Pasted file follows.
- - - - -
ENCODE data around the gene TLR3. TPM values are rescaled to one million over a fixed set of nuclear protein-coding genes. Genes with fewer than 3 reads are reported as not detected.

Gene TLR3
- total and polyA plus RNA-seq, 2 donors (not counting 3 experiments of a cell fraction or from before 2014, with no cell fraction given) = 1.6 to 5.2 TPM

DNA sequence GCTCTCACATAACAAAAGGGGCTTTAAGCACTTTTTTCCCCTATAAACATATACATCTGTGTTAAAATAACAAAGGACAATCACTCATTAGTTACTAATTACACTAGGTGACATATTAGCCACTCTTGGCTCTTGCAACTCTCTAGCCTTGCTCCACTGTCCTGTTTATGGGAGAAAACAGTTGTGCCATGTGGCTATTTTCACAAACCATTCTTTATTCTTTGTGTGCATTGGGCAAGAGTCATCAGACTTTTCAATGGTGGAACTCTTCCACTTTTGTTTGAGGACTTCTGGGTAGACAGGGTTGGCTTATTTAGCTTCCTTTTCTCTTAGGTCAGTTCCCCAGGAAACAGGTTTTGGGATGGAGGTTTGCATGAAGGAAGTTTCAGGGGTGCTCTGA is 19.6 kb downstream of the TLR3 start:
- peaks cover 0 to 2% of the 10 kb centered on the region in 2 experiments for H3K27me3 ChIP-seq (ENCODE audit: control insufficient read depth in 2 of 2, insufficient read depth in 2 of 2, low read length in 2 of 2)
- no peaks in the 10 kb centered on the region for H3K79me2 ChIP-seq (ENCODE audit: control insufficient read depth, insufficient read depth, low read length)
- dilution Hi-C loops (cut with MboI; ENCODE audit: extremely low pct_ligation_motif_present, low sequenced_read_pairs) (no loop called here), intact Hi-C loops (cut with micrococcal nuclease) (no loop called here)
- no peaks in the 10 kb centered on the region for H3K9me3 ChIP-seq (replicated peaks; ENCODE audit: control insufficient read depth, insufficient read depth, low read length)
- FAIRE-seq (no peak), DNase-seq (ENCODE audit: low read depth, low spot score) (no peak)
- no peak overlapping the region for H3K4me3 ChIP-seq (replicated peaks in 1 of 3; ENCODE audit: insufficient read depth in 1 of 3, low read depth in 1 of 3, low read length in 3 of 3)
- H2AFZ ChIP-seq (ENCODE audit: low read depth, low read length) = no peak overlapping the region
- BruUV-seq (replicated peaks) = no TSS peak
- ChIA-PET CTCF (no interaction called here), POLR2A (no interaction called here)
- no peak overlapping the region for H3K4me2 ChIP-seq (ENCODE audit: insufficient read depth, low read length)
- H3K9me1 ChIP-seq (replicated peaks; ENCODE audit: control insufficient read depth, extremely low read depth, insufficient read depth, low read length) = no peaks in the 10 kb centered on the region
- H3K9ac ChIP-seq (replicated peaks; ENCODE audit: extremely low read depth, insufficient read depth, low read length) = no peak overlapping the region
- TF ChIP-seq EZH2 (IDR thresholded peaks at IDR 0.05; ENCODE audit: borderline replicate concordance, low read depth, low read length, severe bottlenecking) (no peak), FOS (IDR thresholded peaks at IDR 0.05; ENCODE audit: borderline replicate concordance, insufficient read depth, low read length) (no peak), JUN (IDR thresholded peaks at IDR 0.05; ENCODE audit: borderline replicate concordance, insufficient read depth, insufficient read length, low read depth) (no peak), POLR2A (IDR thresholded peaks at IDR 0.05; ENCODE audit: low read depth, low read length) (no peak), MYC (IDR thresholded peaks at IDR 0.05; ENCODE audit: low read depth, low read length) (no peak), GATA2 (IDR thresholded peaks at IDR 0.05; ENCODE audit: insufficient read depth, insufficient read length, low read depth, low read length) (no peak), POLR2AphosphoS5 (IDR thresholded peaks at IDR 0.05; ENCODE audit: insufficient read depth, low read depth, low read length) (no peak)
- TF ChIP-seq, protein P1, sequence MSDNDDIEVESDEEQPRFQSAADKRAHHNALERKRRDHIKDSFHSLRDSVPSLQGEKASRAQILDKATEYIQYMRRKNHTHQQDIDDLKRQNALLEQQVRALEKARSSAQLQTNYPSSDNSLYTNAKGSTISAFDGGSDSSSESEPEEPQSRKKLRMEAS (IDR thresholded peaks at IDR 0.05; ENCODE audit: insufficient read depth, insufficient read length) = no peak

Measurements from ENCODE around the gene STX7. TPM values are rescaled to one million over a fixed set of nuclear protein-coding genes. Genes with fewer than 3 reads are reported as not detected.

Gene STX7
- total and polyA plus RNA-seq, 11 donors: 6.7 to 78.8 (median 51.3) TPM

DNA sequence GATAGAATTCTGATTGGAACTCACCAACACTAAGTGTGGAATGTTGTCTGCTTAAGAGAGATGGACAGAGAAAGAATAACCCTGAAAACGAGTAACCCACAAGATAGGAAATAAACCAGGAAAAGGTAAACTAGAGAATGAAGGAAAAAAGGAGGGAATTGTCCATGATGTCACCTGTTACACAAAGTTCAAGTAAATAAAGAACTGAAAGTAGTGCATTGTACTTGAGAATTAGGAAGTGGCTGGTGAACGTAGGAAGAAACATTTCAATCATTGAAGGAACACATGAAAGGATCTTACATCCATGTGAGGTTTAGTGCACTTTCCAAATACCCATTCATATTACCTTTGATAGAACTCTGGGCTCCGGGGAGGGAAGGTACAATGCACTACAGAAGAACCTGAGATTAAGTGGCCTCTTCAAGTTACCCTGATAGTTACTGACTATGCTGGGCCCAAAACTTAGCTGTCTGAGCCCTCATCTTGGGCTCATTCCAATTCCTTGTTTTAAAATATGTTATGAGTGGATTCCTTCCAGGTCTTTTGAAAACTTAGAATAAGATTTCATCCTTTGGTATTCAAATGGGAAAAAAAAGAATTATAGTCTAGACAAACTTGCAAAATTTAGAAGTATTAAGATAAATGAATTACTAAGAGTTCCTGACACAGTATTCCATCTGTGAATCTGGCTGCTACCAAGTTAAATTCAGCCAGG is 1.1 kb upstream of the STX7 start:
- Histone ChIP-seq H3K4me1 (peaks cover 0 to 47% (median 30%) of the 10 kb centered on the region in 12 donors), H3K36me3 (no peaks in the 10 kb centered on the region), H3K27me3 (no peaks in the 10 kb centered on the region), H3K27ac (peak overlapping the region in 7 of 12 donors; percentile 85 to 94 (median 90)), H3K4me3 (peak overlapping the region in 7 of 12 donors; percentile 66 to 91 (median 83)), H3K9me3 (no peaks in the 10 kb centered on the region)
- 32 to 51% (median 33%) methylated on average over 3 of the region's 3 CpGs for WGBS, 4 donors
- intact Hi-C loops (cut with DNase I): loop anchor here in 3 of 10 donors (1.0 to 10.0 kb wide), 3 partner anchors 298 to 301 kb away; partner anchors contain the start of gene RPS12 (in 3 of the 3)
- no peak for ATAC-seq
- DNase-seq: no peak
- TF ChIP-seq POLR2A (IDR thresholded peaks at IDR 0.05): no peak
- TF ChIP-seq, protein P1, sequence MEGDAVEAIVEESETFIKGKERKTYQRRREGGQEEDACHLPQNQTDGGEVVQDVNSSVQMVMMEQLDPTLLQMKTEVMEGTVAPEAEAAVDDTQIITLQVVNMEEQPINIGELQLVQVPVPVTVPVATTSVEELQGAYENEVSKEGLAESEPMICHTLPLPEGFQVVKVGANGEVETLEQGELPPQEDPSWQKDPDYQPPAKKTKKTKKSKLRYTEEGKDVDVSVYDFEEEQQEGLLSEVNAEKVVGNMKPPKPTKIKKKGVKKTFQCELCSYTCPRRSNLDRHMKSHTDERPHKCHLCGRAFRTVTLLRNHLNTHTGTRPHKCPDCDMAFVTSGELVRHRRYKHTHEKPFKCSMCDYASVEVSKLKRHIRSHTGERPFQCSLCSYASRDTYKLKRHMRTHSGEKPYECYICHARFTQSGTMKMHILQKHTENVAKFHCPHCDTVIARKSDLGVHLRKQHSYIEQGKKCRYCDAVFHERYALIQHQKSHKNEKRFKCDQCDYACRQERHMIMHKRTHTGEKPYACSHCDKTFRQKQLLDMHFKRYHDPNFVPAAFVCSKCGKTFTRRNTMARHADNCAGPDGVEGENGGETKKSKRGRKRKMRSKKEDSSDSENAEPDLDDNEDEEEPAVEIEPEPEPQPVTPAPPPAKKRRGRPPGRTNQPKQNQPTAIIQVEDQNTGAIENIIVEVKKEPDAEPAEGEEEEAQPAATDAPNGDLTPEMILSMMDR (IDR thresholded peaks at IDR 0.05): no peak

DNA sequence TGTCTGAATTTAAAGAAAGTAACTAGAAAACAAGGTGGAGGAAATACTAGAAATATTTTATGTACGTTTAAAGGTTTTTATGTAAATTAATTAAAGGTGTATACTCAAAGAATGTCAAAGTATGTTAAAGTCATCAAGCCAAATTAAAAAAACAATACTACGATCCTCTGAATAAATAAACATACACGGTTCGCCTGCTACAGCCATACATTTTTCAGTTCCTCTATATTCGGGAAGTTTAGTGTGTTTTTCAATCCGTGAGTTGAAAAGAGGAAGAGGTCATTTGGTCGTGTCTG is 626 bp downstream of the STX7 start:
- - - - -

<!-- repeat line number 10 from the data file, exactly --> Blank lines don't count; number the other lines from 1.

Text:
- no peak overlapping the region for H3K4me3 ChIP-seq (replicated peaks in 1 of 3; ENCODE audit: insufficient read depth in 1 of 3, low read depth in 1 of 3, low read length in 3 of 3)